BLACKSBURG, Va. , April 29, 2011 - Virginia Bioinformatics Institute hosted the first annual Cancer Symposium on April 29th, bringing together over 200 cancer researchers, health advocates, and students in the fight against cancer.

Conceived by Kristin Canavera, a PhD candidate in Clinical Psychology, and with the help of Alireza Salmanzadeh, PhD candidate in Engineering Science and Mechanics, the Cancer Symposium featured keynotes by Frank Torti, PhD, of Wake Forest Baptist Medical Center and Melanie Bonner, PhD, of Duke Medical Center. Additional noted speakers included Abigail Bartley of the American Cancer Society, David Kingston, PhD, Rafael Davalos, PhD, John Rossmeisl, PhD, Karen Brewer, PhD, Ishwar Puri, PhD, John Roberston, PhD, Brenda Winkel, PhD, and Carla Finkielstein, PhD. The researchers discussed various aspects of cancer research from drug target discovery to DNA photobinding as a means of controlling cancer cell growth.

As Canavera noted, “The symposium was truly exceptional. For the first time on this campus, we had some of the most brilliant minds collaborating, exchanging and sharing ideas specifically for advancing our understanding of cancer. We have hopefully sparked innovative ideas that will get us closer to finding cures through the combination of increased discussion among the researchers and hearing from inspirational survivors.”

A survivor’s and advocates panel consisted of Dr. Joan Fisher, pediatric oncologist; Lauren Bush, childhood survivor and her mother, Julia Gilliam; Megan Riley, American Cancer Society scholarship winner; Edward Spencer, PhD, Vice President for Virginia Tech Student Affairs; and Kathleen Werner, board member for the Komen Foundation and the New River Valley Breast Health Team. This panel “…truly awed the audience,” said VBI Event Coordinator Traci Roberts. “Their purpose and drive was to call these researchers to action and provide meaningful research.”

A poster session with 51 participants ranged on topics from awareness regarding tanning beds and skin cancer to tumor phenotypes. Three winners were named, receiving cash prizes of $300, $200, and $100, respectively. Vrushali Chavan took 1st place while Hyung Joon Cho took 2nd and Iman Tavassoly received 3rd.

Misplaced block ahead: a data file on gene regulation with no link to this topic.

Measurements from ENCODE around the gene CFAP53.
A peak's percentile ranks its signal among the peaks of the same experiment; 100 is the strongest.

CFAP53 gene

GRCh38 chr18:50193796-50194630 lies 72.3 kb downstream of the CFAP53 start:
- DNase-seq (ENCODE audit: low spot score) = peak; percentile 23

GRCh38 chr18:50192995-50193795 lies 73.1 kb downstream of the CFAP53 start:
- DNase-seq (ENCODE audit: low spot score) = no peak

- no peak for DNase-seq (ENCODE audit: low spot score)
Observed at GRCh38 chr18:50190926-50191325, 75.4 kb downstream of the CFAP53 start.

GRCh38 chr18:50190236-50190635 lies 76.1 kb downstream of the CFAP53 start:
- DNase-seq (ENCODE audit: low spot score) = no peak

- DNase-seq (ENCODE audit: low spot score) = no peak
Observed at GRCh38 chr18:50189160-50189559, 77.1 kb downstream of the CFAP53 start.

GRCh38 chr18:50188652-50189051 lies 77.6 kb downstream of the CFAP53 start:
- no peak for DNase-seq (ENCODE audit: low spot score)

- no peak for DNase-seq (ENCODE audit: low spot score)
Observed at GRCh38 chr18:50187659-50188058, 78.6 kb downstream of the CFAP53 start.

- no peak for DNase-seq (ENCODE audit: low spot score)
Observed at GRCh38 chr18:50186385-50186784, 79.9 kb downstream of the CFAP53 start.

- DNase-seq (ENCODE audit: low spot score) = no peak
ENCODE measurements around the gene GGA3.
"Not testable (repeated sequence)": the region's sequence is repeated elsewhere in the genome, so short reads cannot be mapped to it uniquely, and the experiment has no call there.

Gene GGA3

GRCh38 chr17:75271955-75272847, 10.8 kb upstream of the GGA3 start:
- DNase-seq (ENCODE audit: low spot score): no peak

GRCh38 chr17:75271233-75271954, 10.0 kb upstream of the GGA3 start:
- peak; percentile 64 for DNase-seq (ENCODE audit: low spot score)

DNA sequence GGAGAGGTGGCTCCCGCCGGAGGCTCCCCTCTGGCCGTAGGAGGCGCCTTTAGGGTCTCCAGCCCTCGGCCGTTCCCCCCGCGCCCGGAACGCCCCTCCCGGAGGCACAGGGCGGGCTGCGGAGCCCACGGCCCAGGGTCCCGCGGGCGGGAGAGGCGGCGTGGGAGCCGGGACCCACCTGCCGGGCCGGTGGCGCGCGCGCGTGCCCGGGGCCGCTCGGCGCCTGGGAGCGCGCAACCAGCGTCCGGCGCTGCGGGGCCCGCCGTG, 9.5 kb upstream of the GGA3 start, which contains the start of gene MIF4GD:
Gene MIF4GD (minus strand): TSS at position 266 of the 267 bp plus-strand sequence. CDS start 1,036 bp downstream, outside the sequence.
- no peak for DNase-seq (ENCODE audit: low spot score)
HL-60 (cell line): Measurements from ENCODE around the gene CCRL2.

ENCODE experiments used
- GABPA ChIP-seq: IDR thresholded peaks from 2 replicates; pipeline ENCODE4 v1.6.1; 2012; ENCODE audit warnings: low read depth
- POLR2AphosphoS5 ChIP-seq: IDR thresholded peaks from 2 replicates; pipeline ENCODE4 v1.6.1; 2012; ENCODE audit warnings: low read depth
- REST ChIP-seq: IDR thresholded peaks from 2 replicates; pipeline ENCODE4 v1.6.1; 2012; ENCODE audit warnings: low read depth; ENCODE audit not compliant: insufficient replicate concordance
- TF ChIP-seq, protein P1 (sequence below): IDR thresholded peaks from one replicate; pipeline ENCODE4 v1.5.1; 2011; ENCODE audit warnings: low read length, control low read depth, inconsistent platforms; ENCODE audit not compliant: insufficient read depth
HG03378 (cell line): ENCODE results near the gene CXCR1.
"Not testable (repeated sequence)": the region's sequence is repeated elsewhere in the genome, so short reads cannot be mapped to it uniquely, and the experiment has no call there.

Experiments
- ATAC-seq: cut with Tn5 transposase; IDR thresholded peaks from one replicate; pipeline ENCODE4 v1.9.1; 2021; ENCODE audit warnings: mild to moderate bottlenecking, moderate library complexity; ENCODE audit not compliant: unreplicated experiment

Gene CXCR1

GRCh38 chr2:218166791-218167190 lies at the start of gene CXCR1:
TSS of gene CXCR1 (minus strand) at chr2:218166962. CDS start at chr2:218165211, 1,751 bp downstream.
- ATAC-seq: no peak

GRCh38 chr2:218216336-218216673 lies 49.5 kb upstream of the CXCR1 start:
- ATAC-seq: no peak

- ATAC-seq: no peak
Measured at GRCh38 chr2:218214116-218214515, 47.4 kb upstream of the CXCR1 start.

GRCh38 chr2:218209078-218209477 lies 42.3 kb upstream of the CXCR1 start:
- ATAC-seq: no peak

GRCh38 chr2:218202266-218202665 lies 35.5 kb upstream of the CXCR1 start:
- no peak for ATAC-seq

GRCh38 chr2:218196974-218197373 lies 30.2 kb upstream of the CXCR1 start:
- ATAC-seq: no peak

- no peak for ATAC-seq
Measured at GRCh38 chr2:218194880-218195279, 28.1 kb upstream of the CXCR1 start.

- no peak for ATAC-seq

A representative from NVIDIA Foundation was also present to discuss the recently-awarded “Compute the Cure” partnership with Wuchen Feng, PhD and David Mittelman, PhD. This award provides funds and equipment to benefit cancer research, an important mission of NVIDIA Foundation. (See the NVIDIA release for more information).

The event was jointly sponsored by the American Cancer Society, Appalachia Community Cancer Network, Virginia Tech-Wake Forest School of Biomedical Engineering and Sciences, Virginia Tech Graduate School, the Institute for Critical Technology and Applied Science, the Department of Engineering Science and Mechanics, the Institute for Society, Culture and the Environment at Virginia Tech, Fralin Life Science Institute, and Women in Leadership and Philanthropy. “I can’t help but think of our American Cancer Society/Relay For Life t-shirt this year which says, ‘Invent the Cure’. We actually got permission to cross out the "future" in the logo 'Invent the Future' and change it to 'Invent the Cure’,” Canavera said. “We’re really looking forward to next year’s event.”

See the program for more information.

Contact:

Tiffany Trent

(540) 231-6822

ttrent@vbi.vt.edu

Published by Tiffany Trent, May 06, 2011